Date of Submission


Document Type



Chemistry and Chemical Engineering


Chong Qiu, Ph. D.


Aminium Dicarboxylates, Thermal Decomposition, Polyacids, Aminium Salts, Decomposition Mechanisms


Amines, Carboxylic Acids, Oxalic Acid, Dicarboxylic Acids, Succinic Acid, Oxalates


Amines, Carboxylic acids, Oxalic acid, Succinic acid, Adipic acid, Thermal properties, Oxalates, Acids


This proposed research project will investigate the thermal decomposition profiles and mechanisms of aminium dicarboxylates, the salts from the neutralization reactions between amines and dicarboxylic acids. Information on this research is currently missing from literature and will contribute to our knowledge on ambient amines and their transformation in the atmosphere.

Amines can be found in various forms in the environment. They are differentiated by the functional groups that replace one or more of the hydrogens from ammonia (NH3). One amine that will be studied is methylamine. Methylamine is the simplest amine: It has a methyl group (- CH3) that is the replacement of one of the hydrogens of ammonia. Dimethylamine is the second amine being studied, which has two methyl groups that replace two of the hydrogens of ammonia. Lastly, trimethylamine is the third amine being studied, which contains three methyl groups that replace all three hydrogens of ammonia.

One class of carboxylic acids is polyacids which are defined as acid molecules containing more than one carboxyl group on them. Since each carboxyl group can react with one amine molecule, polyacids can react with more than one amine. By controlling the amount of a polyacid and an amine added to a reaction system, fully or partially neutralized aminium carboxylates can be synthesized. Different numbers of hydrogens of a carboxylic acid can react with an amine and the thermal properties of the partially and fully neutralized carboxylates could differ as well. For example, the dibasic product has the potential to have more hydrogen bonding that makes the thermal profile different from the monobasic one.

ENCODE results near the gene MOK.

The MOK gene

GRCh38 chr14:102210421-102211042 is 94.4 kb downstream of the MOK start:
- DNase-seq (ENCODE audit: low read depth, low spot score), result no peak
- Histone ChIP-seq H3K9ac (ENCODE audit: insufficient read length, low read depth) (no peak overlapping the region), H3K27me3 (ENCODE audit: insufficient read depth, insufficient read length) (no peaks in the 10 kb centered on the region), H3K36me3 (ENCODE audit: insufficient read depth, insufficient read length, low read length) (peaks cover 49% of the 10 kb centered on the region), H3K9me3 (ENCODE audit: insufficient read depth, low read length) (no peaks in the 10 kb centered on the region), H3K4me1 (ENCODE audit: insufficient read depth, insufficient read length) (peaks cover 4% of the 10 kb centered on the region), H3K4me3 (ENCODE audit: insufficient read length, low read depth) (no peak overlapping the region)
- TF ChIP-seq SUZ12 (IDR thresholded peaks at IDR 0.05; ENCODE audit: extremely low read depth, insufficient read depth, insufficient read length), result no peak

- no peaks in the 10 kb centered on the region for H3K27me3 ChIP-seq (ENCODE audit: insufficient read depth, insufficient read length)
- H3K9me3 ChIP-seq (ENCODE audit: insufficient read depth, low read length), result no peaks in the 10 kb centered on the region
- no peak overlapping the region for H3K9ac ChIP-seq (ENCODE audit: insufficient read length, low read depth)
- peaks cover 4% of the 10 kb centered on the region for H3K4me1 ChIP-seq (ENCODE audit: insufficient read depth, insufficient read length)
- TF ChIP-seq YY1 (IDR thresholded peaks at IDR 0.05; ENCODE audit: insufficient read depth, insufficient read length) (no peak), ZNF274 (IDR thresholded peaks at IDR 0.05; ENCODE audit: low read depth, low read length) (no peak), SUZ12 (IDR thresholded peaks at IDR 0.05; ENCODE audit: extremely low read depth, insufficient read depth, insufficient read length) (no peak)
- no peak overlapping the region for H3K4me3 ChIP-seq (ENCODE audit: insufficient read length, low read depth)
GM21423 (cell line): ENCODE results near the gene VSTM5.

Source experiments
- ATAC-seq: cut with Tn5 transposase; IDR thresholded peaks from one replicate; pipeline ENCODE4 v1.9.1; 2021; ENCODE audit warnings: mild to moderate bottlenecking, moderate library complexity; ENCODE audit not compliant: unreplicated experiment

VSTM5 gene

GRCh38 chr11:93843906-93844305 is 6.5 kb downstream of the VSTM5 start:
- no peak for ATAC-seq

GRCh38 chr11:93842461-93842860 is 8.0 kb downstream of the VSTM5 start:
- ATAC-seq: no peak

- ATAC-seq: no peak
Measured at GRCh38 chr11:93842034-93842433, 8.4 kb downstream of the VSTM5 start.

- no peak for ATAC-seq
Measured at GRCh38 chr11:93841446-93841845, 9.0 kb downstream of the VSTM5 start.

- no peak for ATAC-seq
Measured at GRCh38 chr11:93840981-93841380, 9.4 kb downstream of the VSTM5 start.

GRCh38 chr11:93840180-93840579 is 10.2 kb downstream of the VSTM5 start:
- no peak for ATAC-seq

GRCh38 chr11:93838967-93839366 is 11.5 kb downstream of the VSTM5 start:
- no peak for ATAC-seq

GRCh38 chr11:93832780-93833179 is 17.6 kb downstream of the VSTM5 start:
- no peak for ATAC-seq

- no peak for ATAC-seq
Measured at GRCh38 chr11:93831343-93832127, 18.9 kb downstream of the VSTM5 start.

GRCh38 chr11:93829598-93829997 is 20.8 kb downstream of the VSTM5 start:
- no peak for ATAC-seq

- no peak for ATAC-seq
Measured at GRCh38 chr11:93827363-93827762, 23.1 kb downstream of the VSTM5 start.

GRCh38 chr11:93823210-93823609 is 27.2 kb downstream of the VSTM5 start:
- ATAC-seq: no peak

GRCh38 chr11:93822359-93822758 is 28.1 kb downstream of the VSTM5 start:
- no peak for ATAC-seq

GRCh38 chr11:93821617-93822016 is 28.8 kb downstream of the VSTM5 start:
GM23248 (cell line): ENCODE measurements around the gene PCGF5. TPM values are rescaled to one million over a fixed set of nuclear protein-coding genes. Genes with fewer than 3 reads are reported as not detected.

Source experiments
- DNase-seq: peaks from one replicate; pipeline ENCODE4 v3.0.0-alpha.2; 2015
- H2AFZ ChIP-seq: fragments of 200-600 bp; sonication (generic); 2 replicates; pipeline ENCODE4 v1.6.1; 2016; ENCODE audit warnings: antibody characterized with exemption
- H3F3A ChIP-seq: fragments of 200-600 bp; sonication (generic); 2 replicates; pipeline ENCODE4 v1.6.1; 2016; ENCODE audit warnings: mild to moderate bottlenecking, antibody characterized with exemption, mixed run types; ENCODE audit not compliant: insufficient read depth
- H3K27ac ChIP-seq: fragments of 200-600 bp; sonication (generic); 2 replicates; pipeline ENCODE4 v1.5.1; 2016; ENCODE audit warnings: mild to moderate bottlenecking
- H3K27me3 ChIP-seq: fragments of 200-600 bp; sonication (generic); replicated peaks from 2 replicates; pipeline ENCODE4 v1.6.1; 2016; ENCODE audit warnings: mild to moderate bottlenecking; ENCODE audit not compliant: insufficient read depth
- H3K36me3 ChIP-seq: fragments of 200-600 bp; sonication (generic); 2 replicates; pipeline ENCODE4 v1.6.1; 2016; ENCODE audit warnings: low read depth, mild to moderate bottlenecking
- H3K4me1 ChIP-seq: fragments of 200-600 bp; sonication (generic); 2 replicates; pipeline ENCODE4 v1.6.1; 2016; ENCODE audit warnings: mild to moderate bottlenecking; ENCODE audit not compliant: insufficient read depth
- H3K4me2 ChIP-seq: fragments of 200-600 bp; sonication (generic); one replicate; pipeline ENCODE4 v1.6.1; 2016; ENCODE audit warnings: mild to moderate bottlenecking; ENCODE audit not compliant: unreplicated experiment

This research project used oxalic acid as a polyacid to react with the amines mentioned above. Oxalic acid is a polyacid because it is a dicarboxylic acid, which means there are two carboxyl groups in its structure. Two other dicarboxylic acids, succinic acid and adipic acid, will 4 also be used to react with the different amines. The thermal properties of various aminium salts were analyzed and compared to each other. Based on the preliminary results in this project, several conclusions were made. Amine oxalates seem to be as thermally stable as ammonium oxalates in the particle phase in the ambient environment. There seems to be no dependency on intermolecular forces for the stability of methylamine acids. Intermolecular forces (dipole-dipole attraction) can be the major contribution to the stability of dimethylamine acids. There are different decomposition mechanisms between the fully neutralized salts and partially neutralized hydrogen salts. The aqueous phase of dimethylamine adipate sample was a supersaturated aqueous solution of dimethylamine adipate with a solid precipitation.

Available for download on Monday, May 11, 2026

Included in

Chemistry Commons